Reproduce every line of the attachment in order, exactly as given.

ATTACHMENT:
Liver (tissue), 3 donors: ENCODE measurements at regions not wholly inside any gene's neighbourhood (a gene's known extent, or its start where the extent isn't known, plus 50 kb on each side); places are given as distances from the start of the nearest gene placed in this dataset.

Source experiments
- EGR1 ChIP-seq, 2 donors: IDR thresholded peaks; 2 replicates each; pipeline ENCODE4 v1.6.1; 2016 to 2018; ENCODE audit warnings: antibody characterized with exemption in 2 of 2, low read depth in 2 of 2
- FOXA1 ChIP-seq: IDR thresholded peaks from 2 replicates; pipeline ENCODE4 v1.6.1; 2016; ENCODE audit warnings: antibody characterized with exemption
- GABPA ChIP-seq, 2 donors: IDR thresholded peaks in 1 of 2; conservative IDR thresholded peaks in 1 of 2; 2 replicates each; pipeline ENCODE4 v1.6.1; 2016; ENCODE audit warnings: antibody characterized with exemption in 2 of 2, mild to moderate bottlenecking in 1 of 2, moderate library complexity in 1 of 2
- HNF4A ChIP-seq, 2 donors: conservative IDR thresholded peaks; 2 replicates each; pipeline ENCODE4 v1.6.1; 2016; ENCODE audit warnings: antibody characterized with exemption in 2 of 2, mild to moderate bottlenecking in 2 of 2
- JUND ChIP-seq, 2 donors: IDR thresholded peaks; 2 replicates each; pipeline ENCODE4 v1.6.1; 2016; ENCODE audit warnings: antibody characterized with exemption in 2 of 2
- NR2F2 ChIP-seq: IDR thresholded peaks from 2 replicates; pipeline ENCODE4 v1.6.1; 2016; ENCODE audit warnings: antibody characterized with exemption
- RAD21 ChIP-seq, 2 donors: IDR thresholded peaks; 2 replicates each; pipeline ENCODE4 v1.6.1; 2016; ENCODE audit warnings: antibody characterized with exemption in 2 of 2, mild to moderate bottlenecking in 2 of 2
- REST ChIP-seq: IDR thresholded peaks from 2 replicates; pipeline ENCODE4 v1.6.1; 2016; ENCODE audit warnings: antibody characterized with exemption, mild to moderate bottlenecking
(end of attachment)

Liver (tissue), 3 donors: ENCODE measurements at regions not wholly inside any gene's neighbourhood (a gene's known extent, or its start where the extent isn't known, plus 50 kb on each side); places are given as distances from the start of the nearest gene placed in this dataset.

Source experiments
- EGR1 ChIP-seq, 2 donors: IDR thresholded peaks; 2 replicates each; pipeline ENCODE4 v1.6.1; 2016 to 2018; ENCODE audit warnings: antibody characterized with exemption in 2 of 2, low read depth in 2 of 2
- FOXA1 ChIP-seq: IDR thresholded peaks from 2 replicates; pipeline ENCODE4 v1.6.1; 2016; ENCODE audit warnings: antibody characterized with exemption
- GABPA ChIP-seq, 2 donors: IDR thresholded peaks in 1 of 2; conservative IDR thresholded peaks in 1 of 2; 2 replicates each; pipeline ENCODE4 v1.6.1; 2016; ENCODE audit warnings: antibody characterized with exemption in 2 of 2, mild to moderate bottlenecking in 1 of 2, moderate library complexity in 1 of 2
- HNF4A ChIP-seq, 2 donors: conservative IDR thresholded peaks; 2 replicates each; pipeline ENCODE4 v1.6.1; 2016; ENCODE audit warnings: antibody characterized with exemption in 2 of 2, mild to moderate bottlenecking in 2 of 2
- JUND ChIP-seq, 2 donors: IDR thresholded peaks; 2 replicates each; pipeline ENCODE4 v1.6.1; 2016; ENCODE audit warnings: antibody characterized with exemption in 2 of 2
- NR2F2 ChIP-seq: IDR thresholded peaks from 2 replicates; pipeline ENCODE4 v1.6.1; 2016; ENCODE audit warnings: antibody characterized with exemption
- RAD21 ChIP-seq, 2 donors: IDR thresholded peaks; 2 replicates each; pipeline ENCODE4 v1.6.1; 2016; ENCODE audit warnings: antibody characterized with exemption in 2 of 2, mild to moderate bottlenecking in 2 of 2
- REST ChIP-seq: IDR thresholded peaks from 2 replicates; pipeline ENCODE4 v1.6.1; 2016; ENCODE audit warnings: antibody characterized with exemption, mild to moderate bottlenecking